Below is my more glib analysis:
[America is] a democracy and a republic. Revolutionary France called itself a republic. France also recognized a "higher law" -- a theism to undergird its principles to which they appealed; they simply -- like America -- re-envisioned this monotheistic God to be more "revolutionary." And this is one reason why many American Christians at the time supported the French Revolution and saw it as a continuation of the American.Okay, so first Barton claimed the difference between revolutionary America and France is that America was founded to be a "republic," France a "democracy."
This is false. The terms "democracy" and "republic" accurately describe both founding era America and revolutionary France. The terms are not mutually exclusive. And yes, America's Constitution promises each state a "republican" form of government. Revolutionary France, likewise termed itself a "republic." (That is they didn't say, "we are a democracy, not a republic.")
(For more on why America is both a "democracy" and a "republic" see Eugene Volokh's post here.)
Second, Barton intimates a feature that distinguishes democracy and republic is that democracy is "the will of the people," republic is "higher law" (which Barton apparently conflates with his understanding of "the Bible").
I think a kernel of truth lies underneath Barton's confusion. Democracy, in its rawest sense, does mean "majority rule," at its worst "mob rule," something arguably more present in the French Revolution than the American. Both the late 18th Century American and French systems sought to pay due respect to "the will of the people." And both believed in limits on such. Small r "republican" checks on the "democratic, majoritarian" process. Such "republicanism" means certain structures are built into the system that operate as as check on raw democratic majoritarian rule.
And those "checks" don't necessarily have anything to do with "higher law." Rather they are things like the checks and balances built into the American constitutional structure, the separation of powers, and the fact that it's elected representatives as opposed to "the people" themselves who write the statutes. The people elect the representatives to "do their will." And most of the time, hopefully, the "will" of both converge.
But not always. When "the people" are subject to fanatical passions, America's founders hoped the will of the more elite refined elected representatives would temper those passions.
Barton's misrepresentations relate more to the nature of unalienable rights. The "liberal" qualifier in the concept of "liberal democracy." If we were a pure "direct democracy," then majority would always win. But that's not our system. Rather, majority wins sometimes, most times in fact. But not always. Certain rights are antecedent to majority rule. Those are the small l "liberal" rights with which a small d "democracy" must deal.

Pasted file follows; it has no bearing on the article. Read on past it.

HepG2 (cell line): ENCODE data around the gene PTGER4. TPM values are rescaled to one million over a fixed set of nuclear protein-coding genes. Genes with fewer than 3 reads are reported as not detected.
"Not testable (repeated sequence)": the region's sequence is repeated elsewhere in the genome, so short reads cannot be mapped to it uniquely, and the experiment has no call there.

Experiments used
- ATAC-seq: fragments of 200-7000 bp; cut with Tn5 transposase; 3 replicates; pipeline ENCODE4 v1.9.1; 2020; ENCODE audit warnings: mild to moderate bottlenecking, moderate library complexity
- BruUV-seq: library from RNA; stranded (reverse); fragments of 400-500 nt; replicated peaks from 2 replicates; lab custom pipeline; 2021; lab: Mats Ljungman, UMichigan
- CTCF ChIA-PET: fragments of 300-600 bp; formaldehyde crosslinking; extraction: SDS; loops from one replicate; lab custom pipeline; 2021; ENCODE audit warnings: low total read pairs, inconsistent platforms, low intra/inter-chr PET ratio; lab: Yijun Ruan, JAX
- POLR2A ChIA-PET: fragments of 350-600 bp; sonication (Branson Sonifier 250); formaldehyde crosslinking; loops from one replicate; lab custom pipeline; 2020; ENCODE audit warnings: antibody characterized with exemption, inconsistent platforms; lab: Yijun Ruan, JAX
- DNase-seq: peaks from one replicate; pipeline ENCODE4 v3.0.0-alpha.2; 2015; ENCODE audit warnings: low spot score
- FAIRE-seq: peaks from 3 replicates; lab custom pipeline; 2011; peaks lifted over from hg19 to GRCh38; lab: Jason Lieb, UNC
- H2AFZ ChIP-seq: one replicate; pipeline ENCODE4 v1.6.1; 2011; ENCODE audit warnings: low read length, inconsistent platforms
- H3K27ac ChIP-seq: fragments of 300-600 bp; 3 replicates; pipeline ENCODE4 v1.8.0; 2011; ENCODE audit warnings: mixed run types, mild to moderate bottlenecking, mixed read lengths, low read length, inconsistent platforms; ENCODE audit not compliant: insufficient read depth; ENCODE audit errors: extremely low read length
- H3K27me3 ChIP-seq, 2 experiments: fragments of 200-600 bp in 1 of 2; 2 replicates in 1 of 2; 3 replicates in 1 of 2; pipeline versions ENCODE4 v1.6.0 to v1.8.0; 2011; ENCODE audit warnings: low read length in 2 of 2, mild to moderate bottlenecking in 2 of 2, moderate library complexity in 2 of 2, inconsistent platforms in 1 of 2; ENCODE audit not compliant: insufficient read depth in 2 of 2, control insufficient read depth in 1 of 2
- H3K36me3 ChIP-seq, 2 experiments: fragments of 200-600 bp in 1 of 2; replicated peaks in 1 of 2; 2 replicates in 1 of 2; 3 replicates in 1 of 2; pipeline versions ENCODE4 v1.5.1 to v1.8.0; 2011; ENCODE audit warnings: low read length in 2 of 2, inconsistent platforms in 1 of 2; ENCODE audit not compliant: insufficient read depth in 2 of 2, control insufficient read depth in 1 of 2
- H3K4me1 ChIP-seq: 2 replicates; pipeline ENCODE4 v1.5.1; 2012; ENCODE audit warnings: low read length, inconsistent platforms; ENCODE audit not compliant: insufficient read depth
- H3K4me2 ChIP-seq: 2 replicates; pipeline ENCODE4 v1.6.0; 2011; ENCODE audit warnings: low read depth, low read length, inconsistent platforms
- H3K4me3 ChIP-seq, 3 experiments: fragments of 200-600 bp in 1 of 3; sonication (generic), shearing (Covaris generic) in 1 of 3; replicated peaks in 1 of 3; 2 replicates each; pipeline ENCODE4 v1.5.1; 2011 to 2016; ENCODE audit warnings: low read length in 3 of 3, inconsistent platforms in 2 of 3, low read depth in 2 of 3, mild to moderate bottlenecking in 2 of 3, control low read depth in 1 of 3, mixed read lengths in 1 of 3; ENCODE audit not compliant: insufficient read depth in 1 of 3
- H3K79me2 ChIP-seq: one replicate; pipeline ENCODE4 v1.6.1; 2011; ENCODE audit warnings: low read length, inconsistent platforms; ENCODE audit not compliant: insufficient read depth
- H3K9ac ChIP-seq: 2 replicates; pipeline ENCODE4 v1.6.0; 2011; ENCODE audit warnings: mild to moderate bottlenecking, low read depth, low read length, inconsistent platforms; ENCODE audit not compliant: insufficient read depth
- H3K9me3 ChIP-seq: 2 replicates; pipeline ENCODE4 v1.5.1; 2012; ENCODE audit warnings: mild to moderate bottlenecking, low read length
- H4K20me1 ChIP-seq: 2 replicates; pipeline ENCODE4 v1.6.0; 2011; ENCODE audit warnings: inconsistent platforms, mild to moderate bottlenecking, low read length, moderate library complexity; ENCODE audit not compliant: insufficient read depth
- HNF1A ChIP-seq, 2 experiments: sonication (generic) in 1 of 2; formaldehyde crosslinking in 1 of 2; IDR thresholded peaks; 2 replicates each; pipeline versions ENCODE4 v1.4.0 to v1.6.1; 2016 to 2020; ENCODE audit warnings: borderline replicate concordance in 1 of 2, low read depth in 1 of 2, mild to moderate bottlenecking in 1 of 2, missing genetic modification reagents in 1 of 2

That's one "republican" check on the democratic process, among many, in the kind of "democratic-republic" that both America and France in the late 18th Century were founded to be.
There is no easy answer for determining, in politics, which principles the majority gets to "win on" and which principles are antecedent to majority rule. Harry V. Jaffa termed this dilemma the "Crisis of the House Divided."
("All men are created equal" + the rational truth that blacks are "men," that is "mankind" or human beings = slavery has got to go; but the Constitution makes compromises with the institution of slavery. The Declaration + Constitution put together = an anti-slavery Founding and Lincoln securing a promise America's Founders made but could not or did not keep.)
One way in which to "settle" the issue as to which rights are "liberal"-- that is, antecedent to majority rule -- is tie them to God. This is what Barton intimates distinguishes the American Founding from the French Revolution.
But revolutionary France too tied their liberal rights to God. In fact, all three of France's "Declaration of the Rights of Man, like America's "Declaration of Independence" appealed to a generic deity as the ultimate guarantor of liberal rights, antecedent to majority rule.
This should surprise not as America's Declaration of Independence greatly inspired the French Revolution and its author, Thomas Jefferson, went to France and assisted in the writing of their Declaration of the Rights of Man, fomenting the French Revolution.
Barton seemingly intimates the theistic "higher law" that undergirds liberal rights in America's system is, unlike that of the French Revolution, from the God of the Bible. But America's Declaration of Independence doesn't claim this. Instead, it appeals to a God in four places [1. Natures' God; 2. Creator; 3. Divine Providence; 4. Supreme Judge of the World] without ever explicitly identifying such God as the Christian one, or quoting verses and chapter of Scripture. The revolutionary French documents do more or less the same appealing to the generically defined "Supreme Being."
During the Founding era, the term "nature" especially as it relates to religion means discovered by reason as opposed to revealed by God in sacred scripture. As it were, the phrase "laws of nature and of nature's God" is a double invocation of reason. Yes, I would say, America's Founders like the French Revolutionaries believed in a higher law as ascertainable by reason.
Christians, yes, after thinkers like Thomas Aquinas believe in such and make "reason and revelation," properly understood work together. And the principles of the French Revolution are compatible with such. This is why so many Christians of apparent orthodoxy like Ezra Stiles supported the French Revolution and saw it as a continuation of the American.